The International Council of Shopping Centers (ICSC) last week forecast that holiday shopping will rise 4.5% to $807 billion, with $685 billion spent on gifts and other holiday items and $122 billion on food and beverage.
But, while high levels of consumer confidence are propelling the increase, holiday shoppers will remain keen on discounts, ICSC also found: 74% say that promotions play a role in their holiday shopping, 63% plan around promotional events like Black Friday, Cyber Monday, Super Saturday and other big sales, and 47% say that in-store promotions influence their holiday purchases.
Global consulting firm AlixPartners, meanwhile, sees the retail sales boom of earlier months — pegged at 4.9% year-over-year through August — easing somewhat, predicting a November-through-January sales increase of 3.1% to 4.1% over last year.
Retailers that can accommodate shoppers with online sales and delivery options in addition to stores are poised to do best this season, according to ICSC.
By far the most holiday shoppers (84%) will head to a mall or shopping center, ICSC found. Of the 40% who will take advantage of click-and-collect services, 82% say they'll probably spend additional money when they do, the organization also found.
November elections, higher costs from wages, tariffs, materials and freight increases and pressure from high sales rates in the third quarter are all looming over the fourth, according to AlixPartners and Wells Fargo researchers.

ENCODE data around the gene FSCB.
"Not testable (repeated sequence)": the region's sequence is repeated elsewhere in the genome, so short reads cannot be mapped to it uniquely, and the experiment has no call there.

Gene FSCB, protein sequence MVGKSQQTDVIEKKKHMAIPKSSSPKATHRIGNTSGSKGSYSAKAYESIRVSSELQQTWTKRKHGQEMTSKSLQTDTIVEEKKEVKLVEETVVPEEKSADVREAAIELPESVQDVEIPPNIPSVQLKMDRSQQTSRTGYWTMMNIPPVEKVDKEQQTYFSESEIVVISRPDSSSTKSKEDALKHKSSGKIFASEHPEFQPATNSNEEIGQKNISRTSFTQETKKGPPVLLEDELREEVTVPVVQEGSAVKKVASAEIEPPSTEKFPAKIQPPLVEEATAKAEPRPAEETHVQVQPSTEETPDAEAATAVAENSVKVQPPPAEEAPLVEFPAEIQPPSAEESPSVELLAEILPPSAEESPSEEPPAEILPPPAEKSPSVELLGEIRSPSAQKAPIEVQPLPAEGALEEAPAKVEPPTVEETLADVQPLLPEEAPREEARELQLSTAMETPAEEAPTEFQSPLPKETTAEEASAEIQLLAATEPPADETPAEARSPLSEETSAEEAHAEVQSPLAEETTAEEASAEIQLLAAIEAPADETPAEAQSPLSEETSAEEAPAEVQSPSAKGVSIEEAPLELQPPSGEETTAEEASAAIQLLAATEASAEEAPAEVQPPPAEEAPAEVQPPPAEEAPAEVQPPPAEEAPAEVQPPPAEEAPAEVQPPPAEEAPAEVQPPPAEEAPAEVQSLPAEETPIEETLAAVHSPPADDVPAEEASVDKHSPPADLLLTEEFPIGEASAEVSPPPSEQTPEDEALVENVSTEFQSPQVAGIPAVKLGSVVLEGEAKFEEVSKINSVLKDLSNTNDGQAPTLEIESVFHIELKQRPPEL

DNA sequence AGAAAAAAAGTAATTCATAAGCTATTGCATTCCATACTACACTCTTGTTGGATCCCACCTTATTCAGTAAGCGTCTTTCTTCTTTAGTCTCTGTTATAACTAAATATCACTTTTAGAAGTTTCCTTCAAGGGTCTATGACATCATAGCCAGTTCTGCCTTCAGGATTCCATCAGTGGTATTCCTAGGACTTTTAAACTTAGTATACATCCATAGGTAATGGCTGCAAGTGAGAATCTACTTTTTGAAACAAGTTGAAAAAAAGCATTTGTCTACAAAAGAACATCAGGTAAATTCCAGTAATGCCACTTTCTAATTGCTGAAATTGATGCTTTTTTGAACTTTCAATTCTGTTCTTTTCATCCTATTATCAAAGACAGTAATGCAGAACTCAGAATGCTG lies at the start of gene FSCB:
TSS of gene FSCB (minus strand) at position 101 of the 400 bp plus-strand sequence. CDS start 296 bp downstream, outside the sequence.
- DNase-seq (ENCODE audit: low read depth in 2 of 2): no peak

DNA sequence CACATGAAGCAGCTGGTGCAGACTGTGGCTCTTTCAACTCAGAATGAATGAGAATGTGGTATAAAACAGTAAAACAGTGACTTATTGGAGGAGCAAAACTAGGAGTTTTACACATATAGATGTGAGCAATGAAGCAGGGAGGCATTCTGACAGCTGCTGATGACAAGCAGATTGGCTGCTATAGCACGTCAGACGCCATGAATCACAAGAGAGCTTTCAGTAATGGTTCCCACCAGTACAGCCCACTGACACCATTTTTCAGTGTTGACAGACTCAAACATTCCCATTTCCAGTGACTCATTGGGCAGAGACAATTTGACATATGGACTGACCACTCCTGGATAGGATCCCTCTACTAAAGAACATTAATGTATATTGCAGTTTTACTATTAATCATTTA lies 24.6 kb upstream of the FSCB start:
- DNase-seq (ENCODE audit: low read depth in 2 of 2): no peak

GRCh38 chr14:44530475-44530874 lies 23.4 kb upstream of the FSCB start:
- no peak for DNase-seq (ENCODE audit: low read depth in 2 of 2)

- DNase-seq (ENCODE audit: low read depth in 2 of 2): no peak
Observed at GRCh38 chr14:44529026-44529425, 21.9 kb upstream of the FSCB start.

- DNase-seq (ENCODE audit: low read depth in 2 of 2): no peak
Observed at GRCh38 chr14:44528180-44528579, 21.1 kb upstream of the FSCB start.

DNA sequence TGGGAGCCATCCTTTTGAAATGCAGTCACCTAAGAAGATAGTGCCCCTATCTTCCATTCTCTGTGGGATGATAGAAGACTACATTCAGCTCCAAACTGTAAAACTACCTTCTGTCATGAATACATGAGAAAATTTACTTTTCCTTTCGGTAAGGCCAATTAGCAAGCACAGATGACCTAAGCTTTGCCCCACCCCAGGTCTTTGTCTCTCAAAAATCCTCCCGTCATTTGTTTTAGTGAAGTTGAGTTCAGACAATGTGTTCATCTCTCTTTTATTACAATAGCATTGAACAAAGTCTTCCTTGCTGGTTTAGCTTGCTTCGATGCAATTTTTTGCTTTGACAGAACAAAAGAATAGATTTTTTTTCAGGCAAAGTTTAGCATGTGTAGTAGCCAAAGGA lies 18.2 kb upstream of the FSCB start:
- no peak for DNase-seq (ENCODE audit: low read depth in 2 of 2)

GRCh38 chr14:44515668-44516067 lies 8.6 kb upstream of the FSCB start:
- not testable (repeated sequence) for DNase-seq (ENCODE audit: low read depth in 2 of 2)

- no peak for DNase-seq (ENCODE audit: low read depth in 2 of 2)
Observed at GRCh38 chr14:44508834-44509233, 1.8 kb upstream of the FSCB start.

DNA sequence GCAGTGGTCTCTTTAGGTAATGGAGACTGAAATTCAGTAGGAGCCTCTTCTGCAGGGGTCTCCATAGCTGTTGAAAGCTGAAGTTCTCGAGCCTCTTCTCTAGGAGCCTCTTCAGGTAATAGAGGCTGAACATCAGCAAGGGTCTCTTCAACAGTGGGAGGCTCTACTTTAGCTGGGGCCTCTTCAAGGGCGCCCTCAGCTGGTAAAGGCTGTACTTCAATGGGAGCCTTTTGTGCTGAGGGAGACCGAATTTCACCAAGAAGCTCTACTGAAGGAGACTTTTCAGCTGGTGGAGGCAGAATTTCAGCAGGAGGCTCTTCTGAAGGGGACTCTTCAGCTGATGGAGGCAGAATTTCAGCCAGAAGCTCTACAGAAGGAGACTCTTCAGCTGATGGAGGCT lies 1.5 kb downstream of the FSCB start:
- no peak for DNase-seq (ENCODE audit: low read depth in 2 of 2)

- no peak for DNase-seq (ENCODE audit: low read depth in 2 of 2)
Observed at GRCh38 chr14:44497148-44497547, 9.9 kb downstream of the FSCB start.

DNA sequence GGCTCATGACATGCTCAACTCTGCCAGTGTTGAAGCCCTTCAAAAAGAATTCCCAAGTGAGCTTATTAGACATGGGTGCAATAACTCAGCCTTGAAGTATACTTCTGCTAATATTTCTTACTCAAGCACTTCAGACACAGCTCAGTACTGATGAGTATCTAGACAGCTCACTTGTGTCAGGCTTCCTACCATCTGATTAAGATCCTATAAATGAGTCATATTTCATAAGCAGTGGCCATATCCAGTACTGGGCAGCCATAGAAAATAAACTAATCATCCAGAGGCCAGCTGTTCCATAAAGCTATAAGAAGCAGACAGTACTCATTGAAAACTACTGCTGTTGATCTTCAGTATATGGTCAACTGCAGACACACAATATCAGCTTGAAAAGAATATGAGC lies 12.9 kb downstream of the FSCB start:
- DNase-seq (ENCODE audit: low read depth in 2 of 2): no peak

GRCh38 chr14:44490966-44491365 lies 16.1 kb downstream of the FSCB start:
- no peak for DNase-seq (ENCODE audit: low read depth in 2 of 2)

"Retailers will have to do all they can to take advantage of this holiday season, as there won't be any letting up from the competition, plus with the November elections coming up there's no telling whether we might see some hiccups in the economy," AlixPartners Managing Director David Bassuk said in a statement. "But those retailers who take a holistic approach to their operations and their promotions could reap big rewards."
There was already some slowdown showing up last month, mostly because of warm weather, making seasonably colder temperatures especially key for many retailers over the holidays, according to a Wells Fargo note emailed to Retail Dive. For global retailers, weakness in Europe is also a problem, according to Wells Fargo researcher Ike Boruchow.
"Lastly, at a high-level (but extremely relevant nonetheless), the space has shown meaningful improvement in 2018 relative to years past, but the one key area where we have not seen a reversal is in channel mix trends (e-commerce vs. stores)," Boruchow wrote. "To that point, e-commerce penetration rates have accelerated in four straight years, and in 2018 YTD they are accelerating once again."
That hurt retailers during the holiday quarters from 2015 to 2017, "and it isn't going away," he also said.
The "most loved" retailer in Wells Fargo's stable remains TJX companies, which include Marshalls, TJ Maxx and other off-price banners, followed by Lululemon, Canada Goose and brands from VF Corp. Gap Inc. is among those faltering, according to Boruchow.